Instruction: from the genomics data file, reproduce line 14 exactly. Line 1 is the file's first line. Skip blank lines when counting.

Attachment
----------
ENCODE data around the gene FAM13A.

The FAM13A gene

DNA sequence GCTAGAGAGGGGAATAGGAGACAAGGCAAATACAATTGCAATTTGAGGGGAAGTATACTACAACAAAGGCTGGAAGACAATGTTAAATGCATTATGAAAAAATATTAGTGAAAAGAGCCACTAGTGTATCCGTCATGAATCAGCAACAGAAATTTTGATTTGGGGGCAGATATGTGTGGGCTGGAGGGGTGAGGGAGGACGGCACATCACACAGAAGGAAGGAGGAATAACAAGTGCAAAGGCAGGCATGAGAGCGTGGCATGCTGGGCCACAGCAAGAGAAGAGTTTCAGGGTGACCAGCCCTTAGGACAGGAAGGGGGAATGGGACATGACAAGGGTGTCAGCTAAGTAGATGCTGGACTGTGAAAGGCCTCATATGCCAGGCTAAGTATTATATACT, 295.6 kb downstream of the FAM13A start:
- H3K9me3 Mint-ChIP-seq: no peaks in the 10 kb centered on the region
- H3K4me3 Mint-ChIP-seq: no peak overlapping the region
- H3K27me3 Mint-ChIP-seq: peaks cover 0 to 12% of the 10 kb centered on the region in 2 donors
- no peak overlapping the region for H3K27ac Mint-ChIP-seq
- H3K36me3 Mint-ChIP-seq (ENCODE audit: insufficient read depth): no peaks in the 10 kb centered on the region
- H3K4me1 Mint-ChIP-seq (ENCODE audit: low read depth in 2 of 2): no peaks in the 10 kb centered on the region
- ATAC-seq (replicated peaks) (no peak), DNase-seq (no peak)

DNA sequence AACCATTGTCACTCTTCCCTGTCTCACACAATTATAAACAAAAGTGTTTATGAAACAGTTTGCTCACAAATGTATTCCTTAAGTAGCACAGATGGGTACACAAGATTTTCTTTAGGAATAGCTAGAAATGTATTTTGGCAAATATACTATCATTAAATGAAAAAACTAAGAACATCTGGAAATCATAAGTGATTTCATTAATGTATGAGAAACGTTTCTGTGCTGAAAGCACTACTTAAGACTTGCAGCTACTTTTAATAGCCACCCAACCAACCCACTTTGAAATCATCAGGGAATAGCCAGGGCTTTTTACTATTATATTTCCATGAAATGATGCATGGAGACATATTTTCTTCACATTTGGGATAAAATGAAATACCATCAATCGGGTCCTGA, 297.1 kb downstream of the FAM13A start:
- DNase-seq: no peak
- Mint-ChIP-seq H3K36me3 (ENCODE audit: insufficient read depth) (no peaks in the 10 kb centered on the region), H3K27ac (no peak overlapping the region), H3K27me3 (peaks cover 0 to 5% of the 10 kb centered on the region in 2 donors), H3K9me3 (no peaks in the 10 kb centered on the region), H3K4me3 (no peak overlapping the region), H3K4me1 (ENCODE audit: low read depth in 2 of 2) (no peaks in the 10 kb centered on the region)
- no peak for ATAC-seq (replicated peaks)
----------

- no peak for ATAC-seq (replicated peaks)